[DWJ] Wilkins' Tooth

Philip Belben philipbelben at alice.de
Fri Dec 30 17:03:07 EST 2011


Melissa wrote:

> end: "As for Buster, he kept his word about being friends with the Piries,
> and with the others, too. Nobody could call him a reformed character. He
> still had his gang. He still used slimy and disemboweled language. But he
> was not so much of a bully after that. Perhaps, in some ways, he did learn a
> lesson." I don't know how this looks to the young reader, but it tells me
> that DWJ had a real grasp of what makes someone a bully.

Interesting point about differences in editions here.  In the US edition 
that Melissa quotes here, Buster uses "slimy and disemboweled" language. 
  In the same passage in my early UK paperback (Puffin, 1973, p171), 
Buster uses "orange and purple" language.

In my previous comment on the book, I raised the issue of this 
convention, by which in all Buster's dialogue the swear words are 
replaced by colours, because I liked the way DWJ played with it.  The 
example that springs to mind is on page 37 of my Puffin copy (about a 
page into chapter 3), where Jess, faced with the prospect of confronting 
either Biddy or the gang, remarks "Between the Devil and the deep blue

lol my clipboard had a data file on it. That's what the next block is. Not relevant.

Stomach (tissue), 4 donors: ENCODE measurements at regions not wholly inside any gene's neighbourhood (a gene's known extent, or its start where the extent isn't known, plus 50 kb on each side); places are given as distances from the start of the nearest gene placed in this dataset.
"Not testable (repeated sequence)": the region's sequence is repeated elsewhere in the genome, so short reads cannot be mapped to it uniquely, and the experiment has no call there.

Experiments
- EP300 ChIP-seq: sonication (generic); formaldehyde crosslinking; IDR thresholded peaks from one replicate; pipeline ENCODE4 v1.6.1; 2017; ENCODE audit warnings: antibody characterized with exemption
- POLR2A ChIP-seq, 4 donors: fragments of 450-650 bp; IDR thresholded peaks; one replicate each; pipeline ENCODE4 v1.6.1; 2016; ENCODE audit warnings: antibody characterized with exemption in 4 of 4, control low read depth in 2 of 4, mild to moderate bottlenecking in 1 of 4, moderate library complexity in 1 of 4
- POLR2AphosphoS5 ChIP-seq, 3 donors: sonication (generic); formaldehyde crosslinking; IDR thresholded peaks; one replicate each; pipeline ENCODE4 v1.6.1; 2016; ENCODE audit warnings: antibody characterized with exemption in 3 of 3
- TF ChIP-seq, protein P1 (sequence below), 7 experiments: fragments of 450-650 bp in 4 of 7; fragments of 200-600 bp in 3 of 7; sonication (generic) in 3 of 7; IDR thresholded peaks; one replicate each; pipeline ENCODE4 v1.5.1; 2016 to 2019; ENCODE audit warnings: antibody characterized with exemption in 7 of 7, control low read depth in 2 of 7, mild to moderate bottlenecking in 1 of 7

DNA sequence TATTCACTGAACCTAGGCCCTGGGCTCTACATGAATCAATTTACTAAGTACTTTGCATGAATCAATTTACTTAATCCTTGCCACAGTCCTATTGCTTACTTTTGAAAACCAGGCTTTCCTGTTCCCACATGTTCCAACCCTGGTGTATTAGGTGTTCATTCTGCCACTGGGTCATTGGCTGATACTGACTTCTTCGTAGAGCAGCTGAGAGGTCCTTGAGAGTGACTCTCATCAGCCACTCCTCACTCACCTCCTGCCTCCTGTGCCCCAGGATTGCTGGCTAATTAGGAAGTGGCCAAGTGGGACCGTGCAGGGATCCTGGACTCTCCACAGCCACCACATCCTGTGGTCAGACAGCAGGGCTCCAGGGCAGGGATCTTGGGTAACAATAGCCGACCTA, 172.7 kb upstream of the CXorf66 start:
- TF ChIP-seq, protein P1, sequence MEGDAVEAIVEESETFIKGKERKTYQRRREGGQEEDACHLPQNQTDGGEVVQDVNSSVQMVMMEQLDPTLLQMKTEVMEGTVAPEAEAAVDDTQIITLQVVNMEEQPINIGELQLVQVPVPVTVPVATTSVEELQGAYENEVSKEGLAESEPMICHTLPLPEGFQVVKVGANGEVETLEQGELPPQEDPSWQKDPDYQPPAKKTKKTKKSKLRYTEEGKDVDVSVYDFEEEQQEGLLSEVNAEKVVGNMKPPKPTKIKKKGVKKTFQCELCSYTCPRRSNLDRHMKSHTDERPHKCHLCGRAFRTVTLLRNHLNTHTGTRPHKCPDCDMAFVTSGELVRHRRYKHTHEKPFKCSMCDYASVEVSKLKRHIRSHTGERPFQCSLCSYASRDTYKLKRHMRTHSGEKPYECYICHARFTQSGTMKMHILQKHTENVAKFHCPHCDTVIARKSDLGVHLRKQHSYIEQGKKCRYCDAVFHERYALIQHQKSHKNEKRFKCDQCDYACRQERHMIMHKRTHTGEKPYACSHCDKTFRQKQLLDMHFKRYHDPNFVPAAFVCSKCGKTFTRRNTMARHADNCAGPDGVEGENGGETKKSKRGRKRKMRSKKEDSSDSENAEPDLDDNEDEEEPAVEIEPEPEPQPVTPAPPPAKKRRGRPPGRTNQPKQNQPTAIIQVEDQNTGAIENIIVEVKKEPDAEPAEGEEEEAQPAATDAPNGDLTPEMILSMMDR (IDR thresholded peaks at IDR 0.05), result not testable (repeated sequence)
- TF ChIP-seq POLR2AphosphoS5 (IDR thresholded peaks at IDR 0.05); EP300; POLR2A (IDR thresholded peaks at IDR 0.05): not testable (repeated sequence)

Buster".

Which brings me to two questions: First, is all Buster's blue language 
changed into words like "slimy" and "disemboweled" in Witches' Business? 
  (and if so, what happens to that remark of Jess's?)  Second, where 
else have people encountered this convention of representing swear words 
with colours?  I'm sure I've met it elsewhere, but I can't think of an 
instance.

> In some ways I think of Wilkins' Tooth as DWJ's first novel, with Changeover
> being a sort of exercise in all the things one needs to know as a writer.

Much as I like Changeover (I happen to find it as funny as almost any of 
DWJ's novels apart from YotG), I think I agree with you.  In Changeover 
she was laying on with a trowel some of the stylistic devices that 
nicely spice her later work.

As an example, someone said of Changeover that it had a cinematic feel. 
  To me the device that gives me that feeling the strongest is the way 
she cuts the action from scene to scene very bittily.  She deliberately 
goes OTT on this in that chapter (XXIII was it?) in which everyone has 
his say; but it is present in large measure throughout the book.

Contrast this with the way she used the same device of cutting 
unexpectedly between scenes in Hexwood, and you'll see just how much she 
still had to mature as a writer when she wrote Changeover.

> The next novel is actually The Ogre Downstairs, not Eight Days of Luke, and
> I agree that we should add "Who Got Rid of Angus Flint?" for January.

Read TOD this week already, looking forward to discussing it next month. 
  EDoL (I have a first edition, with one of my favourite cover pictures 
ever) will bubble to the top of mount TBR.  It will be interesting to 
read this alongside Angus Flint, which is one of my least favourite DWJs.

Philip.



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